Cabela’s Big Game Hunter: Pro Hunts – Import Review

Those who believe Call of Duty is Activison’s most overworked franchise obviously aren’t aware of how often the publisher releases new Cabela hunting simulations. There are seventeen on Xbox 360 alone, three of which – we kid you not – were once released on the same day. That said, chances are the majority of gamers are blissfully unaware of series. Although the Cabela games have a sizeable cult following in the US, it’s fair to say that outside of Activision’s home turf people only buy them for one of two reasons – either out of sheer curiosity, or to unlock the easy achievements they usually contain.


Just like Call of Duty, Activision alternates the series between two developers. In this case, Cauldron and Fun Labs. The former are behind this offering, and a quick glance on Google suggests that Cauldron’s games are the better out of duo. Indeed, this feels like it’s intended to be a franchise reboot of sorts. Previous Cabela games (or at least, the two or three we’ve played in the past) have had a rather amateurish look and feel to them, but here it’s clear that effort has been made to make it a much more comprehensive and engrossing experience. Maps are far larger and consequently time limits are longer. We were actually quite surprised to discover that some hunts can take almost an hour to complete.

If you thought Sniper Elite V2’s kills were grizzly, think again

Your hunt career begins with just a reasonable rifle and nothing more. Bows, shotguns, special ammo and hunting calls come at an additional cost and are often required to take part in certain hunts. If you want to carry enough firepower to effortlessly take down a grizzly bear, you’re going to have to take your time and make every shot count.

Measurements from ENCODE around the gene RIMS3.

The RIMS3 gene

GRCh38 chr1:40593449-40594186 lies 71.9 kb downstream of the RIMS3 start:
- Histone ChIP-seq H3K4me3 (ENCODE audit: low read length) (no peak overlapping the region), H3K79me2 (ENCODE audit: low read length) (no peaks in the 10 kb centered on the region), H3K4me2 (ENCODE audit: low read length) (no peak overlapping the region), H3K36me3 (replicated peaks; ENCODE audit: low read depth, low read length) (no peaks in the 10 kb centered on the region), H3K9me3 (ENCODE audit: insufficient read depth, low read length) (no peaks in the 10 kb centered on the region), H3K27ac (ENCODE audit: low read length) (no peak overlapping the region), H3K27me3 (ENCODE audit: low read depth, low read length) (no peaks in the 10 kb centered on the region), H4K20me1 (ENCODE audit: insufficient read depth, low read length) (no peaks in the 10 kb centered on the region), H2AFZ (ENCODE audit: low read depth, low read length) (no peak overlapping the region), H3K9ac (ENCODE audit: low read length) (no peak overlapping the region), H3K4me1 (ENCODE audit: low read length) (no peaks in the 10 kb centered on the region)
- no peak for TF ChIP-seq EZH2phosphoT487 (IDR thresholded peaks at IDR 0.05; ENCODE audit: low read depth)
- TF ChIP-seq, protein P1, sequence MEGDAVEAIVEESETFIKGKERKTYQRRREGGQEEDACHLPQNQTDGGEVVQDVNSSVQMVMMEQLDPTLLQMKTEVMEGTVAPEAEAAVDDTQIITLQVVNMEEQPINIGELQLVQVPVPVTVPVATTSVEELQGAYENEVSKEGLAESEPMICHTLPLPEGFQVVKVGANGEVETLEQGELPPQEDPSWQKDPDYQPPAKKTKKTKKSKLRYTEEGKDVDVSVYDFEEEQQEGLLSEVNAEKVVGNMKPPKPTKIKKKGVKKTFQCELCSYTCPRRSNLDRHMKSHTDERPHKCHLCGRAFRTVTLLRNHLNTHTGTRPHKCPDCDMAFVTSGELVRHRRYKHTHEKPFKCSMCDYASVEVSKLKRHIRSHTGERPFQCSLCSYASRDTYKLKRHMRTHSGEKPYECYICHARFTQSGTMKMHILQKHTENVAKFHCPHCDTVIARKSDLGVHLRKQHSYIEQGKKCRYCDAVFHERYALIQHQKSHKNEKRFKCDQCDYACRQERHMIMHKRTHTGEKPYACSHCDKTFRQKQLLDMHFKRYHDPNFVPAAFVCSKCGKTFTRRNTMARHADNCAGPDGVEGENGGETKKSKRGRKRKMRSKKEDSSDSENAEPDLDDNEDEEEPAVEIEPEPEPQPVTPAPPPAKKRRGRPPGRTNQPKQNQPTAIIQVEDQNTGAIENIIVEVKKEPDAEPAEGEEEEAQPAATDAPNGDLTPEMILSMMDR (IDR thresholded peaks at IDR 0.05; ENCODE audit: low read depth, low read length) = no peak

That’s no exaggeration. Miss a shot and the piercing noise of the rife alone will send herds running scared, leaving you with the choice of either following their tracks or going to a different area. Every shot fired triggers a slow-mo x-ray feature and emphasis is on quick and clean kills – shots to the lungs, heart and spine. If you thought Sniper Elite V2’s kills were grizzly, think again. Animals merely wounded will scurry into the undergrowth where they then have to be tracked down and finished off. Although it’s the humane thing to do, it’s also a vastly time consuming task. So much so that we often found ourselves simply re-starting hunts and trying again.


Animal behaviour is surprisingly realistic. Deer will stop and stare if they sense your presence, stamping their feet on the ground to alert other animals around them. Warthogs on the other hand will charge if startled, quickly putting an end to your hunt. As well as sound and motion they can detect scents too, and so a careful eye has to be kept on wind direction. This makes approaching herds a task that requires patience. Go running through bushes and rivers, firing shots off willy-nilly, and you’ll be lucky to take even a hare home. Pro Hunts, introduced by renown hunters, are even more demanding. These short bonus missions see you taking down nefarious beasts, including a rowdy warthog known as Hogzilla and deer lovingly referred to as Pincusion. Poor old Hogzilla. All he ever wanted was to be left alone.


We aren’t afraid to say that there were times this game did make us feel slightly uncomfortable. Perhaps even more so than any other game before it. Ribs crack, lungs perforate and there’s something demoralising about tracking down puddles of blood left behind from prey, only to eventually find them lying dead under a bush or face down in the middle of the river. Hunting – at least as its represented here – isn’t an entirely barbaric pursuit however as guidelines must be adhered to. Merely wounding animals is frowned upon and can often result in points being deducted, while taking advantage of bedding (read: sleeping) animals also results in a firm telling off. Certain weapons can’t be used to hunt certain animals either, such as using shotgun slug rounds on birds.

It probably goes without saying that to due subject matter alone, some people aren’t going to want this game anywhere near their console. Although that may be, it’s still a sturdy package and one that’s suitably different enough to recommend to those looking for a new experience. It’ll have you crawling through mud while following animal tracks like a caveman, before spending what seems like an eternity to find a clear shot. No other game makes you work harder for a reward and you have to respect it for that, if nothing else.

Region-free Xbox 360 version reviewed.


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